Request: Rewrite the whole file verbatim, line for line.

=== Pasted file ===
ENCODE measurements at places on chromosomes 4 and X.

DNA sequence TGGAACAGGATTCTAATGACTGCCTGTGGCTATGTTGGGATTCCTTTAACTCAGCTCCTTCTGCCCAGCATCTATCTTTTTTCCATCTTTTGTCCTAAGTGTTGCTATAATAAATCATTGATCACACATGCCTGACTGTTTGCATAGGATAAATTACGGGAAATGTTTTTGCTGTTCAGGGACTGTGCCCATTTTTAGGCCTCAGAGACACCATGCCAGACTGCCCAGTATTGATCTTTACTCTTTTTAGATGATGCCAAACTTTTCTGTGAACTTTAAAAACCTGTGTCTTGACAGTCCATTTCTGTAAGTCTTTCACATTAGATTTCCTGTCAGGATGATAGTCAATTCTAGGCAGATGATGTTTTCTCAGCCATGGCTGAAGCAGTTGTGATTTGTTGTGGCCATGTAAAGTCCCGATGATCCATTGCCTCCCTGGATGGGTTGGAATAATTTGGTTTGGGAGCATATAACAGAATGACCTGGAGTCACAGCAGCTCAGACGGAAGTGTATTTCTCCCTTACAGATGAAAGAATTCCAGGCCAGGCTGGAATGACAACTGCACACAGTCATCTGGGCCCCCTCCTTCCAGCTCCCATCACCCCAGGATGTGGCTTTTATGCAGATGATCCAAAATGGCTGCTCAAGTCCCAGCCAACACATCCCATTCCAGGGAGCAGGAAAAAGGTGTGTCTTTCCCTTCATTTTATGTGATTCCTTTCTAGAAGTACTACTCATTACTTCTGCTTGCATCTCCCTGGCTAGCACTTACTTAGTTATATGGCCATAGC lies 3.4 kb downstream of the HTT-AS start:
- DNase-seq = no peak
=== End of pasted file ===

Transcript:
ENCODE measurements at places on chromosomes 4 and X.

DNA sequence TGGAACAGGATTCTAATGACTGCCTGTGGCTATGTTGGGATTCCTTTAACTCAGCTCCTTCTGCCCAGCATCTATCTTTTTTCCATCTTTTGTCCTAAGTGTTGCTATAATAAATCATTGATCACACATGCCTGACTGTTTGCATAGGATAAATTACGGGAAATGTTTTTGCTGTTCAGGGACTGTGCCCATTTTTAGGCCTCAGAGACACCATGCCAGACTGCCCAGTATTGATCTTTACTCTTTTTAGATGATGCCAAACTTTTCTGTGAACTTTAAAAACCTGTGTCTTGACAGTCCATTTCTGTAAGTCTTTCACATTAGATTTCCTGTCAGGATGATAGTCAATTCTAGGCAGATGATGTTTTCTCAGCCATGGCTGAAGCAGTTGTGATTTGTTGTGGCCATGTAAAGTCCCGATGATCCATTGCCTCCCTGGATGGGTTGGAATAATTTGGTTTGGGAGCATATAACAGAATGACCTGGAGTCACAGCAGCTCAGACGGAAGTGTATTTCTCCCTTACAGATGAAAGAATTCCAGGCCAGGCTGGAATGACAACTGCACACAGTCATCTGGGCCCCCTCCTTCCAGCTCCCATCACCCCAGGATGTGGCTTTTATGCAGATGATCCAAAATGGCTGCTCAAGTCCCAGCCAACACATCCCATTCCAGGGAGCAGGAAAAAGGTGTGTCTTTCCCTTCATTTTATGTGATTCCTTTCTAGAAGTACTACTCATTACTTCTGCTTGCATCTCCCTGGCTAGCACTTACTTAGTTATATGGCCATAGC lies 3.4 kb downstream of the HTT-AS start:
- DNase-seq = no peak